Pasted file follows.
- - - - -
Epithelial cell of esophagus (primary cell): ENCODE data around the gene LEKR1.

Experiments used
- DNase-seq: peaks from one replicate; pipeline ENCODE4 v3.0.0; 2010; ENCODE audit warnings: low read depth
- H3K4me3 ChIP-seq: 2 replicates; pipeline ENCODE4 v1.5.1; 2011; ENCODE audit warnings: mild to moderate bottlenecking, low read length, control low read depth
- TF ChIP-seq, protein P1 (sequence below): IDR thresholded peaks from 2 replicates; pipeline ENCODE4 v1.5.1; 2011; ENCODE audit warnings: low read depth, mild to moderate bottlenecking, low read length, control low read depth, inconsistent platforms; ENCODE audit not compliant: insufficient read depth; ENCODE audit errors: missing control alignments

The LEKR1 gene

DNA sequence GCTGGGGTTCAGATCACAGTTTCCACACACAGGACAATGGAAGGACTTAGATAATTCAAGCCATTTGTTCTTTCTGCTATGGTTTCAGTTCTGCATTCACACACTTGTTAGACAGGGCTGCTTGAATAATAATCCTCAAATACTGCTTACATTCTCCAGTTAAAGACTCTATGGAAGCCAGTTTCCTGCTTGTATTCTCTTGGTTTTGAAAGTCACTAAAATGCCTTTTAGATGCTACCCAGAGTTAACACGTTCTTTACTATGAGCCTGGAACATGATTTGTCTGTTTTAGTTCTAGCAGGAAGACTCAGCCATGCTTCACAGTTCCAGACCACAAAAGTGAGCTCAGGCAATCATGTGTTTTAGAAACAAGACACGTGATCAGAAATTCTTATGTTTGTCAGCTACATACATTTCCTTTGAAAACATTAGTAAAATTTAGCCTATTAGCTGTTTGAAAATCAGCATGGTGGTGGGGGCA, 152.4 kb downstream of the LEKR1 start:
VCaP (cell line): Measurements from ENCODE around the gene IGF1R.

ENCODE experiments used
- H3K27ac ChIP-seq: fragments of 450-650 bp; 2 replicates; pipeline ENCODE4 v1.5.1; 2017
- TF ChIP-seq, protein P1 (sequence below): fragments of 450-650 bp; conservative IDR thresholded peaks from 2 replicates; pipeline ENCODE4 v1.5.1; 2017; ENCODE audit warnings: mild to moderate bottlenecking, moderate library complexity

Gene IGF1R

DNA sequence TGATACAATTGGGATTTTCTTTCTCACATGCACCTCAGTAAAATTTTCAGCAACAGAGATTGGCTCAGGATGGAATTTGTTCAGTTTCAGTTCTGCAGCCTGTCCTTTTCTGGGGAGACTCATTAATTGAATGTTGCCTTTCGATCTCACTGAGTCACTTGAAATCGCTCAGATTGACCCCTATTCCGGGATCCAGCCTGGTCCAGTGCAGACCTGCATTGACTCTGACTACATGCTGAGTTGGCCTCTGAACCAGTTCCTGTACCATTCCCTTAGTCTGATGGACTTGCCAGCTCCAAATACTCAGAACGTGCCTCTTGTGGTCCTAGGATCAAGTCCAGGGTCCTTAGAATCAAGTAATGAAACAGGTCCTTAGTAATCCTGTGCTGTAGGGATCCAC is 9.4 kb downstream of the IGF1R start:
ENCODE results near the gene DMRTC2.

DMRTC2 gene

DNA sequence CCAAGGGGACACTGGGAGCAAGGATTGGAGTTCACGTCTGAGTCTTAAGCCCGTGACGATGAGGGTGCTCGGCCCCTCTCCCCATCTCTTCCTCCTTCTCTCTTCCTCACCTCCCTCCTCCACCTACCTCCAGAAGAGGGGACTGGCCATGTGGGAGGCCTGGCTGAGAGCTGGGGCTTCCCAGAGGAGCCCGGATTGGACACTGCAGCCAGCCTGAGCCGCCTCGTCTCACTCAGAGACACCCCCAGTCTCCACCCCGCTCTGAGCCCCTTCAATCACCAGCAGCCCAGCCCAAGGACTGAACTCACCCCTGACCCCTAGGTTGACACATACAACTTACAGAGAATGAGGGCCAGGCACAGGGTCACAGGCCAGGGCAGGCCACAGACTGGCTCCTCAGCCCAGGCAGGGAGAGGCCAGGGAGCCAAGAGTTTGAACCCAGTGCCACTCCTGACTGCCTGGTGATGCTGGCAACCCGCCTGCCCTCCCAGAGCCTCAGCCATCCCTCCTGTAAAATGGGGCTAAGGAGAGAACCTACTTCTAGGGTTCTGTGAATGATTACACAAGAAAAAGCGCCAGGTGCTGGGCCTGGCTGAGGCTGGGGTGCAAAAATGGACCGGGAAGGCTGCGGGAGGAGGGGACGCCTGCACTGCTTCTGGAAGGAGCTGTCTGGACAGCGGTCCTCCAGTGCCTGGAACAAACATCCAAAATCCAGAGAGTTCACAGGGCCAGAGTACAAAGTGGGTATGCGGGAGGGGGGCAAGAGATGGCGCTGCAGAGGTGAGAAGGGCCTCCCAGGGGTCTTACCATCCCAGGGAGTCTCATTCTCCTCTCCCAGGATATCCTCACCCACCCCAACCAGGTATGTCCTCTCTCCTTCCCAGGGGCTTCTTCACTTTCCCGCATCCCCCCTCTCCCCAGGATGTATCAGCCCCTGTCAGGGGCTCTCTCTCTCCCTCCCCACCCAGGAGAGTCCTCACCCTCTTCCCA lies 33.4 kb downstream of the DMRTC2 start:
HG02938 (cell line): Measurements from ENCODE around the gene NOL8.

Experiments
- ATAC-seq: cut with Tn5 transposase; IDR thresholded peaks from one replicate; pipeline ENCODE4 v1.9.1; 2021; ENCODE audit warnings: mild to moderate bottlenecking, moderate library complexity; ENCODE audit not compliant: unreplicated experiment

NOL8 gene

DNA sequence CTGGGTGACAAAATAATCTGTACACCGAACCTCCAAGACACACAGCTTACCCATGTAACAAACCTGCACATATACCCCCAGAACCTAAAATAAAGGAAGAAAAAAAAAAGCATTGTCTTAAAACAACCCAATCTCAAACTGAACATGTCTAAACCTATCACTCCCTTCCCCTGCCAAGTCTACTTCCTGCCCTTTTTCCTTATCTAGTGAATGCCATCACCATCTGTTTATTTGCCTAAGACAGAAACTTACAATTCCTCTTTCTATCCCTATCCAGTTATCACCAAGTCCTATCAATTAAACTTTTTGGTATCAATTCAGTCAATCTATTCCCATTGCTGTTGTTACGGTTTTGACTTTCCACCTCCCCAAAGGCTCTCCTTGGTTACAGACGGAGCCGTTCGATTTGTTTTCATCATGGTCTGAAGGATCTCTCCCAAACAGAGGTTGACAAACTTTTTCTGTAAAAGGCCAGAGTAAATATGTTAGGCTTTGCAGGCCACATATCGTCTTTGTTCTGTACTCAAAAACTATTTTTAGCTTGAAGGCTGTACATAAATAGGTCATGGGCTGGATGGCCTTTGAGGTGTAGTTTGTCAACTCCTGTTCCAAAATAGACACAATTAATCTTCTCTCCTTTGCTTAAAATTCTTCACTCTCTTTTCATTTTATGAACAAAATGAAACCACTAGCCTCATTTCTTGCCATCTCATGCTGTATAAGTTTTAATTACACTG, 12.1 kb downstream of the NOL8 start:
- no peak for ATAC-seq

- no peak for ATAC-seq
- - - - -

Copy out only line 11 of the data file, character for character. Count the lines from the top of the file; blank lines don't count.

- TF ChIP-seq, protein P1 (sequence below): fragments of 450-650 bp; conservative IDR thresholded peaks from 2 replicates; pipeline ENCODE4 v1.5.1; 2017; ENCODE audit warnings: mild to moderate bottlenecking, moderate library complexity